There is absolutely no reason to differentiate between obvious and unobvious hits, unless the reasoning is knowledge/lack of knowledge.

What should be the determining factor, is the impact the infraction has on the game.

This notion that intent/knowledge determines the severity of the penalty is a bad concept, because it asks the refs to make calls based on their perception of the players mindset.

We should not care if the player intended to break the rules or not - just that he did - and have rules that penalize according to the potential impact on the game.

So, if you are rolling your gun or running down someone, it should be a major, irrespective of whether you knew you were hit or not.

And, if you are just in your bunker, head down, doing nothing, it's a minor

Anonymous said...

I think what the situations highlight is the perceived inconsistency in the reffing. The dirty hang that wasn't a dirty hang and allowed the D4 (?) team to win at Dallas being an example. The announcers themsleves were wondering how it was going to be called. To me, the flow should be obvious. I did this, I got caught, this is the repercussion that helps balance it out.

Stating what the penalty was for by the refs would force them to justify their calls. This could act as a "check" to limit favoritism or rash calls.

raehl said...


You don't think the refs are capable of determining whether a hit is obvious or not, but are capable of determining what a player's "affect on the game" is?

How hard is it for a ref to decide if it's a pack hit etc or not?

More importantly, do we really want to play a version of paintball where anytime somebody gets hit in the pack their opponents get a 2-kill bonus?

Ken said...

Wholeheartedly agree with Nick on the intent/knowledge issue. If you want to make refs more objective give them objective measures, otherwise you subject the player to subjective calls like intent.

Baca, I think those scenarios are too obvious. But you're right about penalties being the problem. It stems more so from you assertion that we're using penalties designed for our early woods game, not our current Race2 format.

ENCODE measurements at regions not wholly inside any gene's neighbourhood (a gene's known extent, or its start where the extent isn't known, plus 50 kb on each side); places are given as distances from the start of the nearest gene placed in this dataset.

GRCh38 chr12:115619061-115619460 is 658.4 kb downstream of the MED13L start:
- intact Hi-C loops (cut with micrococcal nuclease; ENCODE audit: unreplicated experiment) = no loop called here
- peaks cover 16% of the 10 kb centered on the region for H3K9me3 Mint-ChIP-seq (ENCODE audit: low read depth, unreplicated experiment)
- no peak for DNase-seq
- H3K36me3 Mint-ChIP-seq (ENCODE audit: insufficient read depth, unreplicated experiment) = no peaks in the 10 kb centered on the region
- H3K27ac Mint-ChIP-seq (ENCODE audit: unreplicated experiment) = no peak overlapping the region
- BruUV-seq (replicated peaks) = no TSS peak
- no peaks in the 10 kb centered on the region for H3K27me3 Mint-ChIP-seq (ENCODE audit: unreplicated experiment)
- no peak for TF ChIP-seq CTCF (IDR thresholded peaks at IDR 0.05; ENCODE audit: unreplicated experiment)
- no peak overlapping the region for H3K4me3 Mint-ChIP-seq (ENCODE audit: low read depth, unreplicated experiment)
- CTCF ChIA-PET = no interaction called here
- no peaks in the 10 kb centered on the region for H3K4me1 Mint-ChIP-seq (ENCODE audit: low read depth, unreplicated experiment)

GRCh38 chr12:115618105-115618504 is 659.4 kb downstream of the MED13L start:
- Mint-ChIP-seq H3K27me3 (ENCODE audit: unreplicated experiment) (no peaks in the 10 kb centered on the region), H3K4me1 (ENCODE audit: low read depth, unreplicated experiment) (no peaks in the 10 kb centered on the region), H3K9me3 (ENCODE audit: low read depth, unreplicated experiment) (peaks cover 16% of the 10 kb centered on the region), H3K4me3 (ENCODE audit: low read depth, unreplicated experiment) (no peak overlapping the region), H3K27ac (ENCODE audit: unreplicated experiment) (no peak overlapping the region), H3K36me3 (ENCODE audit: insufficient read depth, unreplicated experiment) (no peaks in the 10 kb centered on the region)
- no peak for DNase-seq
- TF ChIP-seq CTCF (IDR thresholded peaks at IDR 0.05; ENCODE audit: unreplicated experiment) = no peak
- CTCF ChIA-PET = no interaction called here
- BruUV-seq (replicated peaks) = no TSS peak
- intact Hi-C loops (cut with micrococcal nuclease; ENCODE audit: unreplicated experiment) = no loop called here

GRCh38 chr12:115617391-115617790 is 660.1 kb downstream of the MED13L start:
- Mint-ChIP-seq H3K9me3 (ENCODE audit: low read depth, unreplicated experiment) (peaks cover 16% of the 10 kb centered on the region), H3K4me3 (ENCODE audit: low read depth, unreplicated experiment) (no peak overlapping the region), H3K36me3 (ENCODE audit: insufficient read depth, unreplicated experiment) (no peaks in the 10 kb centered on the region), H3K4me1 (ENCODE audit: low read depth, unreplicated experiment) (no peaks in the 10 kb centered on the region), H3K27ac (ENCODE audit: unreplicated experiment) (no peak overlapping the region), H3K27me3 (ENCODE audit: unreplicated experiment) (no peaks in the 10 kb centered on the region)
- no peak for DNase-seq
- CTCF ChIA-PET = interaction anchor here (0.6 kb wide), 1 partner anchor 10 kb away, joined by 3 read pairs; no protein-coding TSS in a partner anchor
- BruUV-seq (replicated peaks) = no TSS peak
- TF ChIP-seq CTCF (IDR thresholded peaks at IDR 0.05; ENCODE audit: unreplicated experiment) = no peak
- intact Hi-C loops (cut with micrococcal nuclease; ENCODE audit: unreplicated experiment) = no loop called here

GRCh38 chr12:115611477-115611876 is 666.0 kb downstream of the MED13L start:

Those penalties directly affected your score in the old ways. Body count was tantamount to making the Sunday club back in 10. So a 3 for 1 could send you home early. Todays game, the penalty doesn't automatically affect the score. So maybe we need to put that back in for fairness or a deterrent or whatever floats your boat for the purpose of penalties.

Get a penalty, then your team can't score that point. Or give a point to the other team.

In a Race2 game, each point may be way too valuable. Double the hang to 2 points and give 1 point for penalties.

Still too much value in Race2? Switch to halves and the points because less valuable. Make the hangs 3, majors 2, minors 1.

Wanna cause tournament organizers a migraine, use additive time as the penalty.

Okay, now I'm just rambling and forgotten what my point was....

CreightonLaw said...

We don't call them obvious hits because they're obvious to the crowd or refs, but rather they're obvious to the player because they can feel the hit. So if a ball hits a player on his body (not pack, shoe, gun, or mask (aside from lens)) then we expect that the player has felt the hit and in some way or another knows he could potentially be out. If he is lucky, he will have the time and ability to see if it broke and remain in the game.

So in scenario one, the guy gets an feels a hit but is in no position whatsoever to check for a bounce. If he continues to keep running and shooting then he deserves a major. This player chose a route on the field that removed his luxury of checking for a bounce, so the onus is on him to remove himself or jeopardize a penalty whenever he feels a hit. Anything other than a major would encourage these moves because the reward for drawing attention from opposing guns or actually getting the opposition out is worth the risk.

In scenario two, this should be a minor. In this situation we are dealing with an unobvious hit. We don't expect players to remove their gear to check for hits. This is why we have refs, to look for hits that would otherwise be game prohibitive for the player themselves to check. While it is somewhat unjust for the opposing team to lose a player, the onus is on the ref for not making the call. A minor can be issued to compensate for the opposing teams lose and attempt to put the odds back in the opposing teams favor.